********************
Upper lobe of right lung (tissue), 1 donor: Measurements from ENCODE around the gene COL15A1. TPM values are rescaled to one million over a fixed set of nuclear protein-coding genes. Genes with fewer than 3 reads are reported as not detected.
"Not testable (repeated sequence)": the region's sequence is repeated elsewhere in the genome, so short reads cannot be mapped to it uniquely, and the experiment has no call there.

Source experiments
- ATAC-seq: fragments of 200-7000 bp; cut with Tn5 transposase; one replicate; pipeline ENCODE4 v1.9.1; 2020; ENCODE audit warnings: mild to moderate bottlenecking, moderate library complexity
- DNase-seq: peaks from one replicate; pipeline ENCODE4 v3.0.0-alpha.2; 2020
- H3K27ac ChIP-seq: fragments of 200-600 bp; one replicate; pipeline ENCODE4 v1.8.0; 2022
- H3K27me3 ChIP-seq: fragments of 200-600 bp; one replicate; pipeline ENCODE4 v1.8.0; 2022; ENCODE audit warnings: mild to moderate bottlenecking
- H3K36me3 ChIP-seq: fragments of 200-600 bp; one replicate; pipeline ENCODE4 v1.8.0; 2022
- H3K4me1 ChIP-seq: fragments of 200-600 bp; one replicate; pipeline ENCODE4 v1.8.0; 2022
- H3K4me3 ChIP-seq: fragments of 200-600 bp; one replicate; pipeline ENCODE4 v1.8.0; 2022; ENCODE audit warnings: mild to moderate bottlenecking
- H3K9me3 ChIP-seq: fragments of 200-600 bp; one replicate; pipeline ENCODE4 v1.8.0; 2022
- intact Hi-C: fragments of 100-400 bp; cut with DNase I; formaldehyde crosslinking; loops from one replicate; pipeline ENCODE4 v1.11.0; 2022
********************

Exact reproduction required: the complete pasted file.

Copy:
Upper lobe of right lung (tissue), 1 donor: Measurements from ENCODE around the gene COL15A1. TPM values are rescaled to one million over a fixed set of nuclear protein-coding genes. Genes with fewer than 3 reads are reported as not detected.
"Not testable (repeated sequence)": the region's sequence is repeated elsewhere in the genome, so short reads cannot be mapped to it uniquely, and the experiment has no call there.

Source experiments
- ATAC-seq: fragments of 200-7000 bp; cut with Tn5 transposase; one replicate; pipeline ENCODE4 v1.9.1; 2020; ENCODE audit warnings: mild to moderate bottlenecking, moderate library complexity
- DNase-seq: peaks from one replicate; pipeline ENCODE4 v3.0.0-alpha.2; 2020
- H3K27ac ChIP-seq: fragments of 200-600 bp; one replicate; pipeline ENCODE4 v1.8.0; 2022
- H3K27me3 ChIP-seq: fragments of 200-600 bp; one replicate; pipeline ENCODE4 v1.8.0; 2022; ENCODE audit warnings: mild to moderate bottlenecking
- H3K36me3 ChIP-seq: fragments of 200-600 bp; one replicate; pipeline ENCODE4 v1.8.0; 2022
- H3K4me1 ChIP-seq: fragments of 200-600 bp; one replicate; pipeline ENCODE4 v1.8.0; 2022
- H3K4me3 ChIP-seq: fragments of 200-600 bp; one replicate; pipeline ENCODE4 v1.8.0; 2022; ENCODE audit warnings: mild to moderate bottlenecking
- H3K9me3 ChIP-seq: fragments of 200-600 bp; one replicate; pipeline ENCODE4 v1.8.0; 2022
- intact Hi-C: fragments of 100-400 bp; cut with DNase I; formaldehyde crosslinking; loops from one replicate; pipeline ENCODE4 v1.11.0; 2022